Now, we were beginning to gather momentum.  Other police officers with the Terre Haute Police Department helped in any way I asked. Each contributed a different strength to help the fund. Helping me minimize my weaknesses! Slowly, more and more people began to join in the mission to help create a fund to assist in the rebuilding of these people’s lives. And by Christmas we were able to hand out nearly $6500 to the officers who were affected by the flooding six months prior. Just because the floodwaters were gone, the rebuilding of their lives had not yet ceased! We had become a success and felt like we were just getting warmed up.

We learned that the first 96 hours of a natural disaster are the most critical for law enforcement and the communities they serve. This is when our communities are in the most need of our assistance and stewardship: to prevent looting & theft, provide direction for the lost, direct local & emergency traffic and help other rescue personnel preserve the lives & property of those most affected. In these hours – before the arrival of Red Cross, FEMA or insurance companies – police officers need to know things are going to be okay at a personal level. Allowing them to do their jobs when their minds are dogged with questions about the welfare of their families.

We made the decision to continue the fund even after we were able to help our own police officers in need. Our local Prosecutor helped us become a Non-for-Profit Organization and we decided to take the fund nationwide. We would assist any sworn officer whom finds themselves victims of a natural disaster! We would not replace the need, or take the place, of insurance companies or other disaster relief agencies. Our goal is to get officers and their families into shelter, fed, clothed and begin the process of rebuilding by offering them peace of mind. The Soggy Donut Fund cannot replace sentimental items lost, but we can strive to make it easier in the hours following a natural disaster.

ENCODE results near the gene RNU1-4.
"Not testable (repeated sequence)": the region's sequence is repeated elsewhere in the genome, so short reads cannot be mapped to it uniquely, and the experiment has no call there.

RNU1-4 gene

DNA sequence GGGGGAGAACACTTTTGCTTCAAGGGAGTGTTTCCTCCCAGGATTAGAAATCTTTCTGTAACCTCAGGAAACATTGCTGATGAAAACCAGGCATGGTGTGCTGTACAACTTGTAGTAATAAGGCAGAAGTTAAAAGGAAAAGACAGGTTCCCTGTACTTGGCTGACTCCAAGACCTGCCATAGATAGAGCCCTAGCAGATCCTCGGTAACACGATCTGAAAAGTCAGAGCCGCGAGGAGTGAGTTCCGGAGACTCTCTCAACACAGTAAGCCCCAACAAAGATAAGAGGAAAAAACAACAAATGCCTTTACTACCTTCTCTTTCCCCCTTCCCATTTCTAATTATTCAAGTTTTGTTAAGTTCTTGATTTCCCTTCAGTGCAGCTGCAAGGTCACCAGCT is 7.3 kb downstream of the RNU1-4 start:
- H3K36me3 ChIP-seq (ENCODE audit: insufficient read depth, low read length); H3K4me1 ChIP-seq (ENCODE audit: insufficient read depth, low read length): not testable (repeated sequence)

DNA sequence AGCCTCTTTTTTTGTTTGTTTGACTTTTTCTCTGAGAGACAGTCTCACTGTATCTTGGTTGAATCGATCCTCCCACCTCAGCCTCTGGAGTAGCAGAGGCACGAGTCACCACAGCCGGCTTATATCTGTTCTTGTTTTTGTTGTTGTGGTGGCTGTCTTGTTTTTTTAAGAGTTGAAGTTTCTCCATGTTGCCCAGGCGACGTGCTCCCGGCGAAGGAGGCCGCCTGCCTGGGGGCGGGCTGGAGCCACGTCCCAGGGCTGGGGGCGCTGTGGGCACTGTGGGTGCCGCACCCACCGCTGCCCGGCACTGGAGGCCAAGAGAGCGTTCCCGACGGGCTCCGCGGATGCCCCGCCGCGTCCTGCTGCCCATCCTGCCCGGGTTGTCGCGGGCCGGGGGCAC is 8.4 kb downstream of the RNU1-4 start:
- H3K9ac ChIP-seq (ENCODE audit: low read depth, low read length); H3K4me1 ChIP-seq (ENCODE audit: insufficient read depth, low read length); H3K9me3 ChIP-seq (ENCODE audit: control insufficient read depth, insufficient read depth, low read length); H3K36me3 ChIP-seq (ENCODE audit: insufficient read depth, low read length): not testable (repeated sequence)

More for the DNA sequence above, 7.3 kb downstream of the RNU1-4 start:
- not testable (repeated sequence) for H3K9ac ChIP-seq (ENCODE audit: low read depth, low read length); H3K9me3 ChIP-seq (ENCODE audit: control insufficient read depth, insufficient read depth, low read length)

This success, though, was not of my own accomplishments, but a host of people whom support the Soggy Donuts Fund and myself. As the fund has continued to grow, I realized I needed help and could not shoulder the responsibility alone. Todd Haller, Greg Mosbarger, Ryan Adamson and Jason Parker all stepped forward to bring this Heroes Helping Heroes organization to life. I may be the originator of the idea, but when it comes to events, donations or promotion… these guys are the best! In addition to their assistance, I have received support from everyone in the Terre Haute Police Department & the Terre Haute Fire Department. And countless other individuals whom have helped along the way.

This has evolved beyond helping local officers of the Terre Haute community. It has become a fund driven by other officers whom have purchased shirts, every Fraternal Order of Police & organization whom has made a donation and the communities that support us. Every dollar helps the fund grow stronger and stronger. And should another major disaster arise, the Soggy Donuts Fund will help every sworn officer weather the storm and begin the process of rebuilding their lives.


-Brad Newman, President

Brad Newman, President